In this course, we will be looking at the ways different women writers in Hawai‘i engage, challenge, and transform historical, economic, and political conditions. We will begin by examining the historical problems that attend women’s attempts to write about their gendered experiences before turning to the strategies they use to write through the layers of cultural silences imposed upon their writing. As we foreground gender issues, we will also examine the ways in which constructions of gender are dependent upon constructions of ethnicity/race, class, sexual orientation and other forms of difference within a framework of U.S. occupation. We will be thinking the material conditions each woman speaks to, and we will be asking ourselves questions about the narrative strategies of resistance these women writers use not only to represent but also to bring about changes in those conditions. To map out our own positions as readers, we will also be asking questions about the ways we read these texts: what are our assumptions about literary interpretation, and how do these texts challenge those assumptions?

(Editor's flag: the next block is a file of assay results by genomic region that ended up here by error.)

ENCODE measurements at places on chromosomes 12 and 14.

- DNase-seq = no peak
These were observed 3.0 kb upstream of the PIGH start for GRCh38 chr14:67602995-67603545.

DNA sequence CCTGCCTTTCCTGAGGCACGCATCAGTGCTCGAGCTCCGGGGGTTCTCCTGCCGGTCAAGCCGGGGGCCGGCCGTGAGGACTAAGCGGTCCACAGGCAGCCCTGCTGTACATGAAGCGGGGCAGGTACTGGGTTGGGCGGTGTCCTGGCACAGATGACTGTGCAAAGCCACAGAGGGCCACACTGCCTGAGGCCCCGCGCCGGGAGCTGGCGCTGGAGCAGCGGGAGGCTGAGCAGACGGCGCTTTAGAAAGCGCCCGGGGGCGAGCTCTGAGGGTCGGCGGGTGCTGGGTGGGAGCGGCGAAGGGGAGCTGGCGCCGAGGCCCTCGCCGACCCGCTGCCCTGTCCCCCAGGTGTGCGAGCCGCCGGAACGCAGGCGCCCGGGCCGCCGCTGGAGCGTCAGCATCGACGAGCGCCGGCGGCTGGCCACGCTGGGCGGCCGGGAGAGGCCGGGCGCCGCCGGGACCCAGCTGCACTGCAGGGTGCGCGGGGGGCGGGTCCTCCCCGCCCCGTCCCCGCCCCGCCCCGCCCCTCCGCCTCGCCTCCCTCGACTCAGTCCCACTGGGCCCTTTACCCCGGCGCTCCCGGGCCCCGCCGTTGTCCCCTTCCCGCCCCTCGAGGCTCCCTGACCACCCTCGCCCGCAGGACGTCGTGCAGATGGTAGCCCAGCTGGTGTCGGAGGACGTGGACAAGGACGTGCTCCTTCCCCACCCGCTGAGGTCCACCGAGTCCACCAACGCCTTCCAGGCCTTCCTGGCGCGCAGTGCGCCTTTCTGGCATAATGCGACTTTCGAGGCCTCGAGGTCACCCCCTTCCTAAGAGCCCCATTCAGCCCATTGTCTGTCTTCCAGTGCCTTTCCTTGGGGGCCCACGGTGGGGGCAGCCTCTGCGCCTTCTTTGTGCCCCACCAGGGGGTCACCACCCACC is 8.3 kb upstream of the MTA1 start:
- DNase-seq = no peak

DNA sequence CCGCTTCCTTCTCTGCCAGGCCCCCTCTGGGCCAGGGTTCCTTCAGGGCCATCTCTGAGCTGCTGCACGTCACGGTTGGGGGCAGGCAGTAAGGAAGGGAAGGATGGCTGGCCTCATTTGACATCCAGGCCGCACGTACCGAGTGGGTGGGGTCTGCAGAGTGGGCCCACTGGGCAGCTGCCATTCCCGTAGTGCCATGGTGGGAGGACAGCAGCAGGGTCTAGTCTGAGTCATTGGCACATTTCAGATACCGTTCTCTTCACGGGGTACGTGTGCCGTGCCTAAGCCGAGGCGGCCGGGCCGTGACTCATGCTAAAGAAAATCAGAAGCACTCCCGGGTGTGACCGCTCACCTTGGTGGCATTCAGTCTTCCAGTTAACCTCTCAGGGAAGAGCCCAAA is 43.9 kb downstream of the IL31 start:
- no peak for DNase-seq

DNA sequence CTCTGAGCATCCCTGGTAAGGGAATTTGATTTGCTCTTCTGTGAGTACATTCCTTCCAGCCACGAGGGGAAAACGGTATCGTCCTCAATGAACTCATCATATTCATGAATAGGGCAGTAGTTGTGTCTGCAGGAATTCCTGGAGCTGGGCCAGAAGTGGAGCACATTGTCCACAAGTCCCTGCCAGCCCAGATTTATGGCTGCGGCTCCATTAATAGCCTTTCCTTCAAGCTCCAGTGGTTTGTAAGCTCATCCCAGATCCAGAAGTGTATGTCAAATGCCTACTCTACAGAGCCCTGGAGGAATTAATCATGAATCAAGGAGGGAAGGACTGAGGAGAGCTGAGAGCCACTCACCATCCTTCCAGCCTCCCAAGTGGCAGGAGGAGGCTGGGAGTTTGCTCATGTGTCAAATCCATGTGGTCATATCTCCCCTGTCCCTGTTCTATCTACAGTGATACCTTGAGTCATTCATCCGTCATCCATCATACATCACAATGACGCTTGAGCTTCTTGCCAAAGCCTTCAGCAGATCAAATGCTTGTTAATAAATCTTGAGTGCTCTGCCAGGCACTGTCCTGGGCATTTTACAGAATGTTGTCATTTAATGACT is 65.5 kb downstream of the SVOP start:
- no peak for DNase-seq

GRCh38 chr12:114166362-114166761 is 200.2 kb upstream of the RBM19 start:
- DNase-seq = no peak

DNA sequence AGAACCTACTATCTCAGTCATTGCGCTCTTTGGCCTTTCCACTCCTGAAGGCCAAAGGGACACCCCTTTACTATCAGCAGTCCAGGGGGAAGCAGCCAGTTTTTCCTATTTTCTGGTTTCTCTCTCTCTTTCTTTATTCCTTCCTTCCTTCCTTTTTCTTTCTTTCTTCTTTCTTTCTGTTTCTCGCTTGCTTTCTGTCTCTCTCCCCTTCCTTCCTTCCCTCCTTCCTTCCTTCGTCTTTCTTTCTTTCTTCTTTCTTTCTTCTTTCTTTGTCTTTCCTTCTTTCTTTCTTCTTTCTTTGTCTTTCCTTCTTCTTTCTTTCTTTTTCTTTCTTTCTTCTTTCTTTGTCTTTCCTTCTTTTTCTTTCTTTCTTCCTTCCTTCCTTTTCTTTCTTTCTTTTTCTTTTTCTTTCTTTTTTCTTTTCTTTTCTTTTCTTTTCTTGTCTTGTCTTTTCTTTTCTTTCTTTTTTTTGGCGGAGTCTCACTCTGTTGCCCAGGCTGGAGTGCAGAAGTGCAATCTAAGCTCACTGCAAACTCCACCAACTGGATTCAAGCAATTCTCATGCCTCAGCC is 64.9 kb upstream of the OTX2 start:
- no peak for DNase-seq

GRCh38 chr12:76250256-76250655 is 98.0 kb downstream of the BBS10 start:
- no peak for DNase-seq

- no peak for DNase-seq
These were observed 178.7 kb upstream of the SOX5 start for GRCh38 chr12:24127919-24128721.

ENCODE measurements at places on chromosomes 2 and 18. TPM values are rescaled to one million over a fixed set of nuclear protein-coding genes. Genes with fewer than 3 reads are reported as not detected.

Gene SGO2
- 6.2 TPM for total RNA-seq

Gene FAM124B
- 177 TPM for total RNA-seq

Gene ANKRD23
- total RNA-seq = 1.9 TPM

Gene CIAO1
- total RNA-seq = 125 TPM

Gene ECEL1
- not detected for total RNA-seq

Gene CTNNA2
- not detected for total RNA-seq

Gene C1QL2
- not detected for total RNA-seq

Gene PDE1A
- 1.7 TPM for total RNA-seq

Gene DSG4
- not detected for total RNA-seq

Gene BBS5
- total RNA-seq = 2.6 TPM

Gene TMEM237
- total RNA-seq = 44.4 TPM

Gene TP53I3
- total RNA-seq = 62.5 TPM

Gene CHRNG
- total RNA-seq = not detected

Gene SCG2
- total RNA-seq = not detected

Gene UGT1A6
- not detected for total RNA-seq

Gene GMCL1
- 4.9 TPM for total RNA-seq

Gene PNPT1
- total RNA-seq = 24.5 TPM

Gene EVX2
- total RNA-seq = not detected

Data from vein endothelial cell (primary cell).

To help us think about the different strategies we use to write aboutliterature, the course requirements will include four 4-page papers, six informal reaction papers, peer-editing work, a group presentation, a final exam, attendance, and participation.
(available at Revolution Books)
- Juliet Kono, HILO RAINS
- Lois-Ann Yamanaka, WILD MEAT AND THE BULLY BURGERS
- Nora Okja Keller, FOX GIRL
- Lee Cataluna, FOLKS YOU MEET IN LONGS
- Haunani-Kay Trask, LIGHT IN THE CREVICE NEVER SEEN
A required course reader will include works by Donna Tanigawa, Puanani Burgess, ku‘ualoha ho‘omanawanui, Eiko Kosasa, Peggy Choy, Ida Yoshinaga, Dana Naone Hall, Momiala Kamahele, Ann Inoshita, Darlene Rodrigues, Violet Harada, and others. The reader will be available during the second week of classes.